The philosophy of the “Black Mirror”: A revolution in the minds up and down

Vladimir V. Sliusarev
Nation­al Research Lobachevsky State Uni­ver­si­ty of Nizh­ni Nov­gorod

The phi­los­o­phy of the “Black Mir­ror”: A rev­o­lu­tion in the minds up and down…

Abstract. The arti­cle con­sid­ers the prospects for the evolv­ing infor­ma­tion and com­mu­ni­ca­tion tech­nolo­gies bas­ing on the British sci­ence fic­tion TV series “Black Mir­ror”. The con­tem­po­rary devel­op­ment of the tech­nolo­gies and the glob­al lev­el of their dis­tri­b­u­tion allow us to talk about rev­o­lu­tion­ary changes in the struc­ture of soci­ety. The Inter­net, mobile com­mu­ni­ca­tions, the abil­i­ty to accu­mu­late and ana­lyze large amounts of infor­ma­tion (Big Data), the inte­gra­tion of con­sump­tion into web-resources, and the devel­op­ment of AI-like sys­tems make a com­bi­na­tion of fac­tors that encour­ages a num­ber of schol­ars to speak about the for­ma­tion of the Sixth tech­no­log­i­cal par­a­digm. Along with it, the ques­tion of such tech­nolo­gies most­ly turns out “over­board” from human­i­tar­i­an exper­tise, since eco­nom­ic ben­e­fits pre­vail over con­sid­er­a­tions of human­ness. Obvi­ous that the socio-cul­tur­al impli­ca­tions of tech-nol­o­gy imple­men­ta­tion have a long-term per-spec­tive, and it is prac­ti­cal­ly impos­si­ble to pre­dict how the soci­ety will change. The “Black Mir­ror” attempts to envis­age not so much the tech­no­log­i­cal changes but the influ­ence of ICT on soci­ety in the long term. Pro­ceed­ing from the cur­rent trends in robot­ics, tech­nolo­gies of vir­tu­al and aug­ment­ed real­i­ties (VR and AR), med­ical func­tion­al diag­nos­tics and psy­chophys­i­ol­o­gy, the cre­ators of this TV series antic­i­pate some trends in the devel­op­ment of tech­nol­o­gy. A glob­al pro­jec­tion of one or more of these trends rep­re­sents an agen­da for a pos­si­ble future. Along with it, the authors focus on a cer­tain tech­no-para­noia that exists in con­tem­po­rary mass cul­ture. In this way not tech­ni­cal and tech­no­log­i­cal aspects but ra-ther some pro­jec­tive ethics of the future and future gen­er­a­tions appears “on the sur­face” first of all. Such issues seem quite rel­e­vant giv­en the rapid evo­lu­tion and imple­men­ta­tion of tech­nolo­gies. An attempt to crit­i­cal­ly eval­u­ate their impact sug­gests that they mere­ly man­i­fest human social­i­ty. Nev­er­the­less, the author empha­sizes the impor­tance of assess­ing the social and hu-man­i­tar­i­an con­se­quences of tech­nol­o­gy devel­op­ment, since mod­ern ICTs are no less a threat than atom­ic physics or phar­ma­col­o­gy.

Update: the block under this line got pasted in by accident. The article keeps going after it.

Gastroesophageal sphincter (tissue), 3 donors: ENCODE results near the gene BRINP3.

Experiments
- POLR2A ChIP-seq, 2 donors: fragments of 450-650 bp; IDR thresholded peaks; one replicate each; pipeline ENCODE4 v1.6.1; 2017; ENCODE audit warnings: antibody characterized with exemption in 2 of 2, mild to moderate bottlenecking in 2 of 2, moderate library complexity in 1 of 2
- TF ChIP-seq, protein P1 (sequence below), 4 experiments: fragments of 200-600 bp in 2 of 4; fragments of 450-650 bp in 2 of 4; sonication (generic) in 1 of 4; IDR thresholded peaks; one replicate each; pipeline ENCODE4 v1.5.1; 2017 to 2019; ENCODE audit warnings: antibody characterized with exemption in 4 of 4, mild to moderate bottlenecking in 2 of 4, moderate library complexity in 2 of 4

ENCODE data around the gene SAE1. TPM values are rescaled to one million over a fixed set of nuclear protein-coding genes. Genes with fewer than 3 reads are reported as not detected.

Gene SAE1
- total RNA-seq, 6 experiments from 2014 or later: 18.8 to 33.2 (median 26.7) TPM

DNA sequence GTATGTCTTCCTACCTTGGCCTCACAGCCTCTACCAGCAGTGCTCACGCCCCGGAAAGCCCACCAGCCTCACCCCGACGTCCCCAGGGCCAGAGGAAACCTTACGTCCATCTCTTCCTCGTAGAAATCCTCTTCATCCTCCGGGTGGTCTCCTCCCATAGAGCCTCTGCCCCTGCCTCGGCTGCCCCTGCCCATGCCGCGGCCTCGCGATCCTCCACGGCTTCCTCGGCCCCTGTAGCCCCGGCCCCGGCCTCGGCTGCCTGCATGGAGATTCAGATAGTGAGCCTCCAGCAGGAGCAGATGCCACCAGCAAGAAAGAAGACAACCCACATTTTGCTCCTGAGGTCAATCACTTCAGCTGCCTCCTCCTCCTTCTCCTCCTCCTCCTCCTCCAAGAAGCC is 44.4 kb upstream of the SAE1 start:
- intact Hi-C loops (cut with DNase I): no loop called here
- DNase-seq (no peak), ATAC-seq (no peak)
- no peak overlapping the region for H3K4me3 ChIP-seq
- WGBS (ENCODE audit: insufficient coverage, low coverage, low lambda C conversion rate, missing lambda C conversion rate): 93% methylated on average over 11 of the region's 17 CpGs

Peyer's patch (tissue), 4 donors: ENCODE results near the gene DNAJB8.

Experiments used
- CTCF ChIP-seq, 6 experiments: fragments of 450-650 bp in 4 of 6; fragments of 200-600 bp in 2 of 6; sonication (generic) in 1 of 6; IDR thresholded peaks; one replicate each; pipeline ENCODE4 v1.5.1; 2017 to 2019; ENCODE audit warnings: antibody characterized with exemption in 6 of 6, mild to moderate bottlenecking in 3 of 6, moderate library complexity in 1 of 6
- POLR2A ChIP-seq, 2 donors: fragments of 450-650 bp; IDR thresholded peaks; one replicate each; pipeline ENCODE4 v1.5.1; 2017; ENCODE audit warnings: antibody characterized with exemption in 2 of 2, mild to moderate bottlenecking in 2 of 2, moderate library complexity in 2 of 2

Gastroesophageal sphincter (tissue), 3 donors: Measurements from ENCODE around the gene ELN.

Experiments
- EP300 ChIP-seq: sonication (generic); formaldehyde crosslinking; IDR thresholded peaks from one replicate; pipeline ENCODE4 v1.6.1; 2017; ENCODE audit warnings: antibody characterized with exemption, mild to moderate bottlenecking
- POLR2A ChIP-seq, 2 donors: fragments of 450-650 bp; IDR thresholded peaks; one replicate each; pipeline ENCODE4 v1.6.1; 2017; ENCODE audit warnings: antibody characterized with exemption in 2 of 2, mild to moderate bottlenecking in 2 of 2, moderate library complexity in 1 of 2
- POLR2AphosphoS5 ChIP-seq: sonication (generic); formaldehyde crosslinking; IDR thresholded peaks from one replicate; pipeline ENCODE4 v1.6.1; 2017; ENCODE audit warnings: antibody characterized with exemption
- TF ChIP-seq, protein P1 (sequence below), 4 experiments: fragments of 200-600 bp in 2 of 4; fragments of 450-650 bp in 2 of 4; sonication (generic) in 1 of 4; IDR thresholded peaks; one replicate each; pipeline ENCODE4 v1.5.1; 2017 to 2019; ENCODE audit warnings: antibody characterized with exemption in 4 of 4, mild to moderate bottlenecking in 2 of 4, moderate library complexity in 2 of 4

Key­words: Black Mir­ror, utopia, dig­i­tal­iza­tion, vir­tu­al real­i­ty, medi­are­al­i­ty, dystopia, Social Cred­it Sys­tem, Infor­ma­tion and Com­mu­ni­ca­tion Tech­nolo­gies, arti­fi­cial intel­li­gence

DOI: 10.5840/dspl2019212

The report­ed study was fund­ed by RFBR with­in the research project № 18–011-00335.


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